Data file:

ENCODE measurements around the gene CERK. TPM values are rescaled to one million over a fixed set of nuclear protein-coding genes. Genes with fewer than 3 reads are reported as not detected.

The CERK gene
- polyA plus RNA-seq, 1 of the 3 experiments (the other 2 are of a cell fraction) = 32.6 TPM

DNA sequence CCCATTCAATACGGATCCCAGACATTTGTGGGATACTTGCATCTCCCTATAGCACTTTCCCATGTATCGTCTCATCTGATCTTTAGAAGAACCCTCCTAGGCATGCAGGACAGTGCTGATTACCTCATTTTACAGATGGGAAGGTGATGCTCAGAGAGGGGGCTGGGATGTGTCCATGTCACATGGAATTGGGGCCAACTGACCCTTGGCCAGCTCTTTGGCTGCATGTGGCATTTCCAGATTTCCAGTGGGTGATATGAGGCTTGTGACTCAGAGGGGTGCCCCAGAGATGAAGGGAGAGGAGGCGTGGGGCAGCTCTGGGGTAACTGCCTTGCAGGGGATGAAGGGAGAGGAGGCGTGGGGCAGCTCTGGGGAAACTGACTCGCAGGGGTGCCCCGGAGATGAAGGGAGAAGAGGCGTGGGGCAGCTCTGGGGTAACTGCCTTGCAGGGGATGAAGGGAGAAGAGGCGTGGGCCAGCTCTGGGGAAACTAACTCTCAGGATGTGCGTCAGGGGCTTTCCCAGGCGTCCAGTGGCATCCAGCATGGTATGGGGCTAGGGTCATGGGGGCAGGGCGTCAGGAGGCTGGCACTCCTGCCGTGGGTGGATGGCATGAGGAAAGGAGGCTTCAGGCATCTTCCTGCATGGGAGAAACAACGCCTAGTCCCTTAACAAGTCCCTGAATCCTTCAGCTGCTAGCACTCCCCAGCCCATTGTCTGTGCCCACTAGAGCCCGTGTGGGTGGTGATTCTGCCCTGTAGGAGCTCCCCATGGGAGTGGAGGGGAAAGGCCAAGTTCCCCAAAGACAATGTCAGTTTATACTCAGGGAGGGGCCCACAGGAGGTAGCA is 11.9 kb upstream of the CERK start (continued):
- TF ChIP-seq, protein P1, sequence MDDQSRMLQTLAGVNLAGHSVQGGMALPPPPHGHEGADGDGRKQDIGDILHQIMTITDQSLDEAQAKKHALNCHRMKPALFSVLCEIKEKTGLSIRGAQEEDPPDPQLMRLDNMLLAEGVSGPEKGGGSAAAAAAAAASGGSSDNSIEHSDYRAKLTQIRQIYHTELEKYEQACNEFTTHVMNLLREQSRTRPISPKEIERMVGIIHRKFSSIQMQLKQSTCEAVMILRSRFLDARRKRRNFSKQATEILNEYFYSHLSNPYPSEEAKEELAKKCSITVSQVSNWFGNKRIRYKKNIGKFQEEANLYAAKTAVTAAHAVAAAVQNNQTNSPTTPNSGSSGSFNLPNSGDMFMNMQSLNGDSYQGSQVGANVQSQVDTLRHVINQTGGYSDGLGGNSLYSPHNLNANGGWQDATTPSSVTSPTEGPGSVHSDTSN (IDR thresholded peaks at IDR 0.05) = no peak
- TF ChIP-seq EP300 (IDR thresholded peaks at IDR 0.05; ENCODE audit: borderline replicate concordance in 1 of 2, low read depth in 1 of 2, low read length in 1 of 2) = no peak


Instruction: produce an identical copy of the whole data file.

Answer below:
ENCODE measurements around the gene CERK. TPM values are rescaled to one million over a fixed set of nuclear protein-coding genes. Genes with fewer than 3 reads are reported as not detected.

The CERK gene
- polyA plus RNA-seq, 1 of the 3 experiments (the other 2 are of a cell fraction) = 32.6 TPM

DNA sequence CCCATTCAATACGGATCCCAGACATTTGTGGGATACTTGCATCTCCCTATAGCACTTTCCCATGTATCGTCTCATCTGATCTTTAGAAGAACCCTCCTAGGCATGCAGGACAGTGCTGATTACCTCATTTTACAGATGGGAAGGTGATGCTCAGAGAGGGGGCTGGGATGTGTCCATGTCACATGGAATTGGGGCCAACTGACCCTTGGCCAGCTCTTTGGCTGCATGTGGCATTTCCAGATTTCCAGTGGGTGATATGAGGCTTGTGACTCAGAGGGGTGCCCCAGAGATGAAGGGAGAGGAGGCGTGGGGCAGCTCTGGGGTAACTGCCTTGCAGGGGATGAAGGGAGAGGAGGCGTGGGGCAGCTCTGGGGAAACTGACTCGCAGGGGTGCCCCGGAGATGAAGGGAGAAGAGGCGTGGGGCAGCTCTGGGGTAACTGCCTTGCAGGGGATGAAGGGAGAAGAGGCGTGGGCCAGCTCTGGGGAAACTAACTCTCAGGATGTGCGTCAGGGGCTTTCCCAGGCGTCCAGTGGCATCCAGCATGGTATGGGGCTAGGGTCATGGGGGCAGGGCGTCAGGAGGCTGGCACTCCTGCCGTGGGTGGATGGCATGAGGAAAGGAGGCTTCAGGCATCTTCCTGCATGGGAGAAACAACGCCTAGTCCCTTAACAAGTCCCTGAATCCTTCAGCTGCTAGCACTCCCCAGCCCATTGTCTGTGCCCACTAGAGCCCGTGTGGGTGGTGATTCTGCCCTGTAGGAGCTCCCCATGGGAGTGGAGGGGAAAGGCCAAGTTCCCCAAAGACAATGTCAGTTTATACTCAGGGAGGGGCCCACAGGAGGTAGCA is 11.9 kb upstream of the CERK start (continued):
- TF ChIP-seq, protein P1, sequence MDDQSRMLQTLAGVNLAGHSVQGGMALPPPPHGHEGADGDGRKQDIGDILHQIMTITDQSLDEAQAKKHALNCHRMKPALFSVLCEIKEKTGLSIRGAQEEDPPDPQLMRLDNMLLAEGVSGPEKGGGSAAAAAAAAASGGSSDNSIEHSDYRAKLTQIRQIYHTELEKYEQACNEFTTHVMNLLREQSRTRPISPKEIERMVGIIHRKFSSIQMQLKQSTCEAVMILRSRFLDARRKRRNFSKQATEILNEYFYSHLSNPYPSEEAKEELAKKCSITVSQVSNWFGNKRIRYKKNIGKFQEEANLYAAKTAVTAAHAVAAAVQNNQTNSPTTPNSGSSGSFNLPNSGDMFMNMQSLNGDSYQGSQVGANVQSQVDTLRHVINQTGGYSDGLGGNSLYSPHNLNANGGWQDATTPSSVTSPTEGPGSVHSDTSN (IDR thresholded peaks at IDR 0.05) = no peak
- TF ChIP-seq EP300 (IDR thresholded peaks at IDR 0.05; ENCODE audit: borderline replicate concordance in 1 of 2, low read depth in 1 of 2, low read length in 1 of 2) = no peak